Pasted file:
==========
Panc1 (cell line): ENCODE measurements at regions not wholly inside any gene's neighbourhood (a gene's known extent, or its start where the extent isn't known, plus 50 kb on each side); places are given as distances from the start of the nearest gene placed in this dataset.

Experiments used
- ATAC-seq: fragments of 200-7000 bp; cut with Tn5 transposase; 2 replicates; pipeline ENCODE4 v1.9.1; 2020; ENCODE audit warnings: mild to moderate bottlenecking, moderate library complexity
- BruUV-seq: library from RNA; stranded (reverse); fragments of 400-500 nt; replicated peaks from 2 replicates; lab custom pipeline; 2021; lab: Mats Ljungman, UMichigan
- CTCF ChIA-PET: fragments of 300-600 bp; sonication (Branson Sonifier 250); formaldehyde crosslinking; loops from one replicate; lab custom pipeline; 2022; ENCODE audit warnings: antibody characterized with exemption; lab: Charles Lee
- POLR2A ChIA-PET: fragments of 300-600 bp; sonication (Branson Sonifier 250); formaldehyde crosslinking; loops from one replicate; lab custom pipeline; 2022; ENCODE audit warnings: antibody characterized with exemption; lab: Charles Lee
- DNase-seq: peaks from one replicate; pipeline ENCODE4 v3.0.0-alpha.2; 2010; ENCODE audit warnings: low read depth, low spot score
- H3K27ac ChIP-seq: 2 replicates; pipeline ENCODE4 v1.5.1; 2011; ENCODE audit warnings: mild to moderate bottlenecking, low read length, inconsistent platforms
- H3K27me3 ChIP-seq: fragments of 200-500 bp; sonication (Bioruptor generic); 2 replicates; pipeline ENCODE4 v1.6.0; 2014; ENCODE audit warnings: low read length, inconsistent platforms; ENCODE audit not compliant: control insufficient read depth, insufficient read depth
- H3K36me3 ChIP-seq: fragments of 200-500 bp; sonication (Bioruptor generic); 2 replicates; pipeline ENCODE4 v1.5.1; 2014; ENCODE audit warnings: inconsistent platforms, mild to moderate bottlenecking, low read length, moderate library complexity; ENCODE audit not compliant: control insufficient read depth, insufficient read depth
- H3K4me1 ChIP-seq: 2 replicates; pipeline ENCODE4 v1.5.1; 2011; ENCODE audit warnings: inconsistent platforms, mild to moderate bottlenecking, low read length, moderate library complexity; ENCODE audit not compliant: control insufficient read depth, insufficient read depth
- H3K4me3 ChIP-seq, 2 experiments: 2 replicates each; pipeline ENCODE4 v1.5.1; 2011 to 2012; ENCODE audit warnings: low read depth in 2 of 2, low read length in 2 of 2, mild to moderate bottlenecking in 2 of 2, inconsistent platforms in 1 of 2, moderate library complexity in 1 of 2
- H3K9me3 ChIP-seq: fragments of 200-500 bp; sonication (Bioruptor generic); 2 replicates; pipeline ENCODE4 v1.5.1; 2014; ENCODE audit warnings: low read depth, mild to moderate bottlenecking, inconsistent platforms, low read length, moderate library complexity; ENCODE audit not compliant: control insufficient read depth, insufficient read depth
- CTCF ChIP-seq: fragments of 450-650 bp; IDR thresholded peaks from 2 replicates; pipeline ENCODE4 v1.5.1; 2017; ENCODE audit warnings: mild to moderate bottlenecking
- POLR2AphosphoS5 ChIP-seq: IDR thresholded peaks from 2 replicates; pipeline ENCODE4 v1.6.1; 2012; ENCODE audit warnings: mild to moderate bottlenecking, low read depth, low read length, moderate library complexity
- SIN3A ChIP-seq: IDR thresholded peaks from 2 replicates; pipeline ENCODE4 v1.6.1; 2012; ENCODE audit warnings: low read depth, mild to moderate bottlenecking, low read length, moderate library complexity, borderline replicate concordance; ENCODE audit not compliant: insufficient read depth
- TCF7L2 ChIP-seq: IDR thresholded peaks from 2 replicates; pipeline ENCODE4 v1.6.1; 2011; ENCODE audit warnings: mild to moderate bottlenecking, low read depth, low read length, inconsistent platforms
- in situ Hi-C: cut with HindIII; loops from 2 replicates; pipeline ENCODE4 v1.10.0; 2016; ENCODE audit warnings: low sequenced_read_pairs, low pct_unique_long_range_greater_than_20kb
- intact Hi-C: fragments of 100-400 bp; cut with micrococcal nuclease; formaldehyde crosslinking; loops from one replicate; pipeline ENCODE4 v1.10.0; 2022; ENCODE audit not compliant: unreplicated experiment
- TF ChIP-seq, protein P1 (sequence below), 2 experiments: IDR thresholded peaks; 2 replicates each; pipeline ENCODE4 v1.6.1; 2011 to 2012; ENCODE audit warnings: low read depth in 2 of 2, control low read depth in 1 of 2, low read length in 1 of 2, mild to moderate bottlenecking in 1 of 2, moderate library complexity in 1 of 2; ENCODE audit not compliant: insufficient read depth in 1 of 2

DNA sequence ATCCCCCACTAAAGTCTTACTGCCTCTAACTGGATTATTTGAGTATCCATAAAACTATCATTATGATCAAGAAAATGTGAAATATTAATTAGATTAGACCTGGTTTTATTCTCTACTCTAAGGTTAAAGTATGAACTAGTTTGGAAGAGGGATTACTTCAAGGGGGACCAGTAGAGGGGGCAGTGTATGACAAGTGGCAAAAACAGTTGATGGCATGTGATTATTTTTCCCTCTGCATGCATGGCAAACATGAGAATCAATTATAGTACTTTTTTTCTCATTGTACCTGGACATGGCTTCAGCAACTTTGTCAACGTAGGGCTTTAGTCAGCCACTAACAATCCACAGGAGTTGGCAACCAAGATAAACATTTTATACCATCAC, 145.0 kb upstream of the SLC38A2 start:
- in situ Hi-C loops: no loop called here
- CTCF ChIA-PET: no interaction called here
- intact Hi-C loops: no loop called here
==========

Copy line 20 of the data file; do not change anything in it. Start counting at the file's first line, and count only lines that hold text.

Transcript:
- TF ChIP-seq, protein P1 (sequence below), 2 experiments: IDR thresholded peaks; 2 replicates each; pipeline ENCODE4 v1.6.1; 2011 to 2012; ENCODE audit warnings: low read depth in 2 of 2, control low read depth in 1 of 2, low read length in 1 of 2, mild to moderate bottlenecking in 1 of 2, moderate library complexity in 1 of 2; ENCODE audit not compliant: insufficient read depth in 1 of 2